From: Brian Wazlaw <briwazlaw**At_Symbol_Here**AOL.COM>
Subject: Re: [DCHAS-L] Thought question: Chemical safety for biologists
Date: Tue, 22 Mar 2016 18:16:20 -0400
Reply-To: DCHAS-L <DCHAS-L**At_Symbol_Here**MED.CORNELL.EDU>
Message-ID: 153a0666ba2-7b28-c246**At_Symbol_Here**

Hi Ralph,

 My thoughts.

If chemicals are being used whether in chemistry or biology, students need information on the safer use of the chemical. If they are working independently as you suggested - research, an understanding of the physical and chemical properties of the substances they are using is essential. Also, what is the toxicity of the chemical?

GHS training without a doubt is essential.  Reading the SDS sheet, understanding signal words, pictograms, phys/chem properties, toxicity, and disposal are all essential.  Also, devote time to the labels on the containers - signal words, pictograms, precautionary statements.

 I am sure your CHO and the Chemistry Dept. would be great resources.

Have a great day,


Brian Wazlaw, Ed.D.

-----Original Message-----
From: Stuart, Ralph <Ralph.Stuart**At_Symbol_Here**KEENE.EDU>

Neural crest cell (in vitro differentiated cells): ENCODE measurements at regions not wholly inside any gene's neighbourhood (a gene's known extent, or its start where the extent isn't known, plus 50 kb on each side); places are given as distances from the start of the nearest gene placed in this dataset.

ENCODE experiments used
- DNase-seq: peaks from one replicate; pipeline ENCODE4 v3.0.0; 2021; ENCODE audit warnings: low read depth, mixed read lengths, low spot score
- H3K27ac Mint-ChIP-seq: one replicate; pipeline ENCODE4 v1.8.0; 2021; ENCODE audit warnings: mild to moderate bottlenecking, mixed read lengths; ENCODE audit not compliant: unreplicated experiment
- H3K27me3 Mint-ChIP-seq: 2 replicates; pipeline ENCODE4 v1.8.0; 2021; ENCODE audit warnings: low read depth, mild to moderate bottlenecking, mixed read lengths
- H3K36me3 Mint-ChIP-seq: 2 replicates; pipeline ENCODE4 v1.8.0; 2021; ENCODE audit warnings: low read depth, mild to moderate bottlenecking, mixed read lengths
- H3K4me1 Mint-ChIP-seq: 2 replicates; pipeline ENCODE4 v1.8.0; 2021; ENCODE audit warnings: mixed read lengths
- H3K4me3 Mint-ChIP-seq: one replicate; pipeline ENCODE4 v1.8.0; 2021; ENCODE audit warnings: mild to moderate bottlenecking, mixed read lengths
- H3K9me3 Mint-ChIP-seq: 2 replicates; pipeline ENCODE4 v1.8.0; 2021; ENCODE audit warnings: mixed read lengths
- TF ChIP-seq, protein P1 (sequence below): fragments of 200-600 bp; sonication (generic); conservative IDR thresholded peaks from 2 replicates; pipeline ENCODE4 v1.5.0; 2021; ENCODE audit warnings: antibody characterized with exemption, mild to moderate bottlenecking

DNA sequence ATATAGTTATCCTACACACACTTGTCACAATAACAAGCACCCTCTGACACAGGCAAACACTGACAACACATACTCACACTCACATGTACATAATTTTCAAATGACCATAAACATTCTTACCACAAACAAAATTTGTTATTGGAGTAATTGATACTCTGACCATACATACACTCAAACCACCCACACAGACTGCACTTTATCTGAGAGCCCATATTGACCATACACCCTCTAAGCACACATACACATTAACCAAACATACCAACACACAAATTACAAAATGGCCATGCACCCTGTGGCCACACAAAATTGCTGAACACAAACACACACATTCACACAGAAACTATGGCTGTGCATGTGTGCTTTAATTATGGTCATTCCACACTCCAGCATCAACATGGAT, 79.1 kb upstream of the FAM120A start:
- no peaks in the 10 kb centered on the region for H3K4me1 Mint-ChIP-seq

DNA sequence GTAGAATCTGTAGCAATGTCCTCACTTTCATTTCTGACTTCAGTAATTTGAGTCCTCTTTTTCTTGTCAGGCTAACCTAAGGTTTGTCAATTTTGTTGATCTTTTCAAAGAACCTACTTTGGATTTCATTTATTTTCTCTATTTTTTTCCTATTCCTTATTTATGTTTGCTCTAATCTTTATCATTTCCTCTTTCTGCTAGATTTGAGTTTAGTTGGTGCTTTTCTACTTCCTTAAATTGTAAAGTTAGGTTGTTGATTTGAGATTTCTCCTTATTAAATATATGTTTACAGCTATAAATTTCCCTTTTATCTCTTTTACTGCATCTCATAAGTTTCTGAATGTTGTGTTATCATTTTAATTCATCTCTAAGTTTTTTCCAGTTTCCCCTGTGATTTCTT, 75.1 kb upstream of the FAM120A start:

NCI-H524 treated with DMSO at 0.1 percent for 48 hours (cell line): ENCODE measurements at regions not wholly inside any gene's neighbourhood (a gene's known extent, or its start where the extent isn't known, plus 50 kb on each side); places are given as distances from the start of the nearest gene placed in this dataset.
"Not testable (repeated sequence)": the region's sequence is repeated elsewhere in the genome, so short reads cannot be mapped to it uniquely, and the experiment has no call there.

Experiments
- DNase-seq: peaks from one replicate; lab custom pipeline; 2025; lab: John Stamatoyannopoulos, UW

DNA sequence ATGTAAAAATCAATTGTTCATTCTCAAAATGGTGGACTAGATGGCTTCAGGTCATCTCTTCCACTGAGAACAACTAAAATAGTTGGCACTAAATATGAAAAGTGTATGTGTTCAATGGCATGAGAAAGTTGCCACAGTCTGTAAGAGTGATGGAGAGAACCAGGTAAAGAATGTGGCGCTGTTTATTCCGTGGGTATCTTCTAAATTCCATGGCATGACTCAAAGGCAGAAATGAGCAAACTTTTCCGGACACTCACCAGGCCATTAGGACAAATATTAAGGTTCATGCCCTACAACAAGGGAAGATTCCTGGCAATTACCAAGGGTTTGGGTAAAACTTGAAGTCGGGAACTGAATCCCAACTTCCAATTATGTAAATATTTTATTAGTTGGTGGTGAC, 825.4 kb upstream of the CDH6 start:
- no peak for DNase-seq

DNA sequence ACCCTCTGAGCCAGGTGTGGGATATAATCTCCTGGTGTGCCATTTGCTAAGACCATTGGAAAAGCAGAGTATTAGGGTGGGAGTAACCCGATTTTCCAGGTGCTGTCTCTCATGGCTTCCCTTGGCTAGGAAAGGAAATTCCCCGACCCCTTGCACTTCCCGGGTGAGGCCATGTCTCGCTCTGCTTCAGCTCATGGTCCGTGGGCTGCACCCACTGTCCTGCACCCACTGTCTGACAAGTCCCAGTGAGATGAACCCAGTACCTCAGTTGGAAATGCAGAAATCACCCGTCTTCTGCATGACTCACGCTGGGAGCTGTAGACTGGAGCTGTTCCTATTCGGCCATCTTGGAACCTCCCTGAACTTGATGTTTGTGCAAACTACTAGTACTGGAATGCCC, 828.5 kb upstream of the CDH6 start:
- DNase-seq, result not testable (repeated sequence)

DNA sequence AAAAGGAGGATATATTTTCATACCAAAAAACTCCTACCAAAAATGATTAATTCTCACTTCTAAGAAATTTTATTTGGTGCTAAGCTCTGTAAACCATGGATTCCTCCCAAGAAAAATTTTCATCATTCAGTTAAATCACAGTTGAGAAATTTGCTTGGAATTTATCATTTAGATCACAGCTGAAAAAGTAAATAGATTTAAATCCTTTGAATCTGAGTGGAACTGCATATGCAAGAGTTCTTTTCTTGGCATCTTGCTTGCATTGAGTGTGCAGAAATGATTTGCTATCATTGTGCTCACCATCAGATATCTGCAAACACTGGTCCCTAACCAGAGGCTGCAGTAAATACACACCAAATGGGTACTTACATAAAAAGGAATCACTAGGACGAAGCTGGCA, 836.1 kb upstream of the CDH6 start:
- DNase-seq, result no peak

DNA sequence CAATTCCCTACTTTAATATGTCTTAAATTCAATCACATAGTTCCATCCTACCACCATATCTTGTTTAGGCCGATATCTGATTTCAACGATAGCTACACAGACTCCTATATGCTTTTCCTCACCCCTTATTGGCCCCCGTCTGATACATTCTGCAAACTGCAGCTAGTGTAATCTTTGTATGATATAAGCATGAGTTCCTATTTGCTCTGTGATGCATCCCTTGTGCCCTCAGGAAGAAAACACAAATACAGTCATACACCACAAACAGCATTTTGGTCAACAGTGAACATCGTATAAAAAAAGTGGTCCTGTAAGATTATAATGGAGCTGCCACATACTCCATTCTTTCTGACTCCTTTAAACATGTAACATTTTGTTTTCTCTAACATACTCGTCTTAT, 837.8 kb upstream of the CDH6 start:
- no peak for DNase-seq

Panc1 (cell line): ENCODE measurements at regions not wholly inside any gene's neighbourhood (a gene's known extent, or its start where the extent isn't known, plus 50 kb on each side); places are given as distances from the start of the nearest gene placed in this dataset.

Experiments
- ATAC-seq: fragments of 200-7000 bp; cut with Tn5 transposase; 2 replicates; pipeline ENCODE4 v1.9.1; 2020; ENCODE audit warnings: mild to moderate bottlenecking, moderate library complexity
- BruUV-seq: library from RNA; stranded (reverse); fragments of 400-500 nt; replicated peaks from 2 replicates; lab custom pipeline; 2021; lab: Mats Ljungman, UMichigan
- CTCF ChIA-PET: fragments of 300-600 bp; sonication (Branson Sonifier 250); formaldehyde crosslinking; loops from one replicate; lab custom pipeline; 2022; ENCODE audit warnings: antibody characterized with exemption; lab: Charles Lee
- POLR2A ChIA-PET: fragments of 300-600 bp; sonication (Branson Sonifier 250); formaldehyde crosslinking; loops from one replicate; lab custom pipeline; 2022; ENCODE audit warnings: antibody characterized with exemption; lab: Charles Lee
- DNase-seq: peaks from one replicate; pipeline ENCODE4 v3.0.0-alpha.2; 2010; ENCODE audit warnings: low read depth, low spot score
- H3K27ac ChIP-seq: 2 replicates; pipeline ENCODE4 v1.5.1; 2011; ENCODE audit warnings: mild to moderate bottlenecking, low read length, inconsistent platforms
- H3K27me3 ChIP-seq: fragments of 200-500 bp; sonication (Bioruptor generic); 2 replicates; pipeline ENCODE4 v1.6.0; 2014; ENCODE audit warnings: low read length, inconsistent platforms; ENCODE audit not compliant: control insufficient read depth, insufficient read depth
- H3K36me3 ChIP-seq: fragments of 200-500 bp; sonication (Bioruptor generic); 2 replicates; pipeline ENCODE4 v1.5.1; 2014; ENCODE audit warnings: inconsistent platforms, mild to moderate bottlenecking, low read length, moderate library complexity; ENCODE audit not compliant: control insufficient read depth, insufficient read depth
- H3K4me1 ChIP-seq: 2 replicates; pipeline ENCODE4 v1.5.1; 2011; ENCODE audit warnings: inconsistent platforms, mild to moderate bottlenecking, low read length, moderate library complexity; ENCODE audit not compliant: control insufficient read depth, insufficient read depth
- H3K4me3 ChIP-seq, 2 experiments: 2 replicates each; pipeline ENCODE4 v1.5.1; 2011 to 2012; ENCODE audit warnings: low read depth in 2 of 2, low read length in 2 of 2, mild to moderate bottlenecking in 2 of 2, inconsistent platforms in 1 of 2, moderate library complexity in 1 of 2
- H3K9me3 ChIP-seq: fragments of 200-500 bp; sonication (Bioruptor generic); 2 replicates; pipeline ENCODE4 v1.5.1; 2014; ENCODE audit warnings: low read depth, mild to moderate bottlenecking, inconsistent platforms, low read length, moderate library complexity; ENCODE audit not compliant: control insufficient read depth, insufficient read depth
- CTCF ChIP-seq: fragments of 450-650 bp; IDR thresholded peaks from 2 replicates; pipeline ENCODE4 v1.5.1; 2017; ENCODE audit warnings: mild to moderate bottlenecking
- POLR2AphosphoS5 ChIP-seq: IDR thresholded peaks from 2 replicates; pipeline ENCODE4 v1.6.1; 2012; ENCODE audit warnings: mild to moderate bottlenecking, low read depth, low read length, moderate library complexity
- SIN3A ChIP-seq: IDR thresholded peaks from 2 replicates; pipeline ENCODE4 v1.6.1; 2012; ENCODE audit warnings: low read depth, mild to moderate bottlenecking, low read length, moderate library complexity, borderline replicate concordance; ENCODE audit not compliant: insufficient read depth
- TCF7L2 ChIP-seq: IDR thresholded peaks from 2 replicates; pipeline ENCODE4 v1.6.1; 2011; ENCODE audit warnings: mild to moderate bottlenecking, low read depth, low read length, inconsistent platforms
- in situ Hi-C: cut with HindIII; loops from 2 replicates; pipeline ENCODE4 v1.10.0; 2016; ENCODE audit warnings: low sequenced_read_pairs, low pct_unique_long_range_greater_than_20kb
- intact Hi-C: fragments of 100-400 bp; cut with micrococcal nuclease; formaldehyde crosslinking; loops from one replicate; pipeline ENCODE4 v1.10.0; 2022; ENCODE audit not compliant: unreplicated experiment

Sent: Tue, Mar 22, 2016 1:57 pm
Subject: [DCHAS-L] Thought question: Chemical safety for biologists

I have a question that I'd like input from the DCHAS community on:
The quick version is:
What information about chemical safety do biologists need to know?

The longer version of the question is that I'm working with the KSC undergrad biology lab coordinator to develop introductory lab safety training for biology research students who work with a relatively limited suite of chemicals, some of which are flammables, others of which are significantly toxic, many of which are neither.
- For example, do these students need to hear about all of the GHS hazard classes in the 1.5 hours available for the training?
- What kind of information do they need about chemical resistance of lab gloves?
- How much detail do they need to understand best practices for chemical storage cabinets and use of other lab ventilation devices?

Thanks for any help with thinking this through.

- Ralph

Ralph Stuart, CIH, CCHO
Chemical Hygiene Officer
Keene State College


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